Session Summary: Cross-Cultural Life-Style Research

M. Venkatesan, University of Oregon
[ to cite ]:
M. Venkatesan (1978) ,"Session Summary: Cross-Cultural Life-Style Research", in NA - Advances in Consumer Research Volume 05, eds. Kent Hunt, Ann Abor, MI : Association for Consumer Research, Pages: 704.

Advances in Consumer Research Volume 5, 1978      Page 704


M. Venkatesan, University of Oregon

The Session Chairman, W. Fred Van Raaij, Tilburg University, pointed out that "cross-cultural" consumer behavior research is distinguished from "cross-national" research in the literature, but that he preferred the term "cross-cultural research," as the research not only can involve consumer behavior in different cultures but involves comparison of consumer behavior within subcultures. He pointed out that functional equivalence of constructs and instruments has to be established for real cross-cultural comparisons. The chairman pointed out other problems particularly relevant to cross-cultural consumer behavior research, viz., culturally ipsatized measurement problems, problems of operationalizations, "ethnocentrism" and the like.

Johan Arndt, Norwegian School of Business Administration and Economics, focused on the ethnocentric bias manifested by the predominant marketing orientation to the study of cross-cultural consumer behavior because of almost all empirical studies have been conducted by U.S. academician or U.S. trained academicians. He emphasized, however, that properly conducted cross-cultural consumer behavior studies make it possible to validate findings obtained in one culture by replications in other cultures. The most important problem in Arndt's judgment was that of the unit of analysis in cross-cultural consumer behavior studies. While nuclear family may be an important unit of analysis in U.S. and some other cultures, the extended family unit may be the appropriate unit of analysis in many cultures.

Professor Eric Langeard, University of Aix-en-Provence pointed out that fairly similar types of situations can be studied with ease, such as opinion leadership for example, but he cautioned as the determinants of those situations might well vary across cultures even if the phenomenon is found to exist in consumer behavior contexts.

Professor G. van Veldhoven of Tilburg University focused on the problem of cross-cultural life style research. He pointed out that there are "conceptualization problems, and questions regarding "units of measurement." He illustrated such problems from his current study of life styles in Tilburg vs. Luill/Lille.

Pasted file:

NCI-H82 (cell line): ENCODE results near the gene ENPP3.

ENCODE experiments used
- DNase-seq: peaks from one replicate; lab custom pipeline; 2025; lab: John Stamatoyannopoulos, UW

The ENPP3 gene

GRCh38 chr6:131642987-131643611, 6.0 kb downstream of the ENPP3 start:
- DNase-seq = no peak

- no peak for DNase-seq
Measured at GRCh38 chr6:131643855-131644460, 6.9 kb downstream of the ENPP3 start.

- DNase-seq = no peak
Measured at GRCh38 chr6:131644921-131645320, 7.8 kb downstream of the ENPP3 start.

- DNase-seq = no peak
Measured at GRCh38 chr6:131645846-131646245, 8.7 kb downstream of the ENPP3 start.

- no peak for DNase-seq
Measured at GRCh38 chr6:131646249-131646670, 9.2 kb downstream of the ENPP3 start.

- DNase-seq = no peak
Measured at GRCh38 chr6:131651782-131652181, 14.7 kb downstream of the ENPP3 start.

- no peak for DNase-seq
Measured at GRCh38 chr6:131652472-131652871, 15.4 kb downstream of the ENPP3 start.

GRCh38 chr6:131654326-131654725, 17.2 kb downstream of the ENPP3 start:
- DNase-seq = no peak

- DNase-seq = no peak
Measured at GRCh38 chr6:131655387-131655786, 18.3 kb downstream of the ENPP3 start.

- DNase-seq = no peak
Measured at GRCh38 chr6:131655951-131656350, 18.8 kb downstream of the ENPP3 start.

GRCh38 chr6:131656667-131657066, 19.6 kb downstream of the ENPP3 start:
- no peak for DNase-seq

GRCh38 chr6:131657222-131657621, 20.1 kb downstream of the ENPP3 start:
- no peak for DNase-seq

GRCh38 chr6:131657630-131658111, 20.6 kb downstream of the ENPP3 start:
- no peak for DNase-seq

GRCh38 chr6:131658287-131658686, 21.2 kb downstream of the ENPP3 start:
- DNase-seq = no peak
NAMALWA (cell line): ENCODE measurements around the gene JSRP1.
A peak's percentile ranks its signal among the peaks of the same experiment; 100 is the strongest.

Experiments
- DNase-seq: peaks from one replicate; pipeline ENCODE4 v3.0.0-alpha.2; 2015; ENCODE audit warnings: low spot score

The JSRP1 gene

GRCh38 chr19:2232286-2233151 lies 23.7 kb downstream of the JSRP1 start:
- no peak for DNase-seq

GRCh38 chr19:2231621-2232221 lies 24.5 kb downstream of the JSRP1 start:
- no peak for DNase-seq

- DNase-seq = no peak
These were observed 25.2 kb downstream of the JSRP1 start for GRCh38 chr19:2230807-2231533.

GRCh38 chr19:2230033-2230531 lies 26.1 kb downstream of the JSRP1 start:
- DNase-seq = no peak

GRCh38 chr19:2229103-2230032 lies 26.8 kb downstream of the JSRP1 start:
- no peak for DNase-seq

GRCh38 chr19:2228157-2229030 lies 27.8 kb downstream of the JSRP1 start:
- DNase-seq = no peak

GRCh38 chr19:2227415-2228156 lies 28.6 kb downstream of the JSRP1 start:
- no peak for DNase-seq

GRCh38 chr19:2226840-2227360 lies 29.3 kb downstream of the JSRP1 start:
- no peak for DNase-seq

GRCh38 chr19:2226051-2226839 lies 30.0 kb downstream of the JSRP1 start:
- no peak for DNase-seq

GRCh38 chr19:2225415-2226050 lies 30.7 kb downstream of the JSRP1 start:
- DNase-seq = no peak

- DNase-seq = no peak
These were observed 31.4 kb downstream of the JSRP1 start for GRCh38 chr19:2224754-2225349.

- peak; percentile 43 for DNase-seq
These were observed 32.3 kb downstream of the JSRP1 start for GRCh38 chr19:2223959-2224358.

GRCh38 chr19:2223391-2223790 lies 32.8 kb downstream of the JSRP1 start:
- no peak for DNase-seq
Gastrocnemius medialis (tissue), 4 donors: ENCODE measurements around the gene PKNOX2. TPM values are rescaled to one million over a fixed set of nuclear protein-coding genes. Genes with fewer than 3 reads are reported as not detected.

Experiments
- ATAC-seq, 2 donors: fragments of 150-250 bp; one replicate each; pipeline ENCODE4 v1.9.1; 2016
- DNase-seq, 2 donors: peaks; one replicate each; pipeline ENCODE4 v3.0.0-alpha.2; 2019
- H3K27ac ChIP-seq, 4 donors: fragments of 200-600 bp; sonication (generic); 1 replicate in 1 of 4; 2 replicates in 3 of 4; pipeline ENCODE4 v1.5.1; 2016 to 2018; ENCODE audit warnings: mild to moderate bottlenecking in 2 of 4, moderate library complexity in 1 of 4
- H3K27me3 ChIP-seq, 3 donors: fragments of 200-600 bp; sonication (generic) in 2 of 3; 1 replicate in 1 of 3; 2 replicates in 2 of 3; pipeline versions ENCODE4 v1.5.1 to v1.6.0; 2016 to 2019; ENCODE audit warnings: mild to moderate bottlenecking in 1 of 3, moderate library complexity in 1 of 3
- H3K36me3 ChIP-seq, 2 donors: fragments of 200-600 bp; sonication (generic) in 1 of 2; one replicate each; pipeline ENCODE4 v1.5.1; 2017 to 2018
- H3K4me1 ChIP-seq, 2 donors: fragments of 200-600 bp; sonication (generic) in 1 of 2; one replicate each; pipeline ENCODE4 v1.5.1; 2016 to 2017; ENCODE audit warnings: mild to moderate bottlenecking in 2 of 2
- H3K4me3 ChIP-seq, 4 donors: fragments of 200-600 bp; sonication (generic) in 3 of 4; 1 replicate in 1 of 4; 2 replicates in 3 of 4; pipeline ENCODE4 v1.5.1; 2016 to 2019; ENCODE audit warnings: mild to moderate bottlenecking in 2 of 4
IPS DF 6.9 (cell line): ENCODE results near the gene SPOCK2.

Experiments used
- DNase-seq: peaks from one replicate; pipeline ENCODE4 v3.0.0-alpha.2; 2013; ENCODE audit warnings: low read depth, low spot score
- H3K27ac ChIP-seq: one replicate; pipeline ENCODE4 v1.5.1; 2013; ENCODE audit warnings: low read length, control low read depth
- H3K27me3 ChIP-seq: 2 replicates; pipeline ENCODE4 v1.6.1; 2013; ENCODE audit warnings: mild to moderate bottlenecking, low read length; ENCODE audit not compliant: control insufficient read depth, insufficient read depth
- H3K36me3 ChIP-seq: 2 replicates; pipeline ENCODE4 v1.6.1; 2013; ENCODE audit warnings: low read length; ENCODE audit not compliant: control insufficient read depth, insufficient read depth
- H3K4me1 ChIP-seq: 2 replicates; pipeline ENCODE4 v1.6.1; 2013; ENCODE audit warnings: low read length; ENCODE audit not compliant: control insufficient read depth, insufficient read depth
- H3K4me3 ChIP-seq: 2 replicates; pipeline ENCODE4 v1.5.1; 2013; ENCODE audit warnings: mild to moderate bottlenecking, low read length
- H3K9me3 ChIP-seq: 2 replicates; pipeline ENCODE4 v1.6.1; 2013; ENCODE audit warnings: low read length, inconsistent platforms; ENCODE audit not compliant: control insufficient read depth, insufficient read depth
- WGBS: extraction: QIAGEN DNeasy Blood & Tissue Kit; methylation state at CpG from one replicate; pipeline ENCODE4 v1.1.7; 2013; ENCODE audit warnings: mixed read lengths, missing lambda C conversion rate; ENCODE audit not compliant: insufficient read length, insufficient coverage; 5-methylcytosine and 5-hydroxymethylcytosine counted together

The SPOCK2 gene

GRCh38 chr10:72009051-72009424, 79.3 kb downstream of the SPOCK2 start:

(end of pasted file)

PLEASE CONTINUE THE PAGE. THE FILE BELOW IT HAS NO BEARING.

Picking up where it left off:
The discussant, Professor Venkatesan of the University of Oregon summed up the difficulties in conducting cross-cultural research. The main difficulties are: (1) assumptions of means-ends relationships; (2) problems of sample representativeness; (3) problems of validity and reliability of culturally ipsatized measurement, and (4) delineating micro and macro aspects of consumptive behavior. He cautioned against the use of instruments generated in the U.S. for purposes far removed from cross-cultural consumer behavior (e.g., AIDs generated in U.S. consumer studies). He also assailed the tendencies of researchers to "replicate" studies that were conducted in the U.S. without regard to the settings in other cultures, or without changing the instruments or generating new ones to suit the particular needs of these studies. However, he emphasized that cross-cultural consumer behavior studies can be conducted to test whether "procedures" utilized in U.S. consumer behavior studies work in other settings (cultures) and whether similar "manipulation" also work in different cultural settings. He concluded by pointing out that we are many many years away from suggesting possible uses of our findings for pragmatic business interests -- "suffice at the present time that all involvement is indicated by our intellectual curiosity."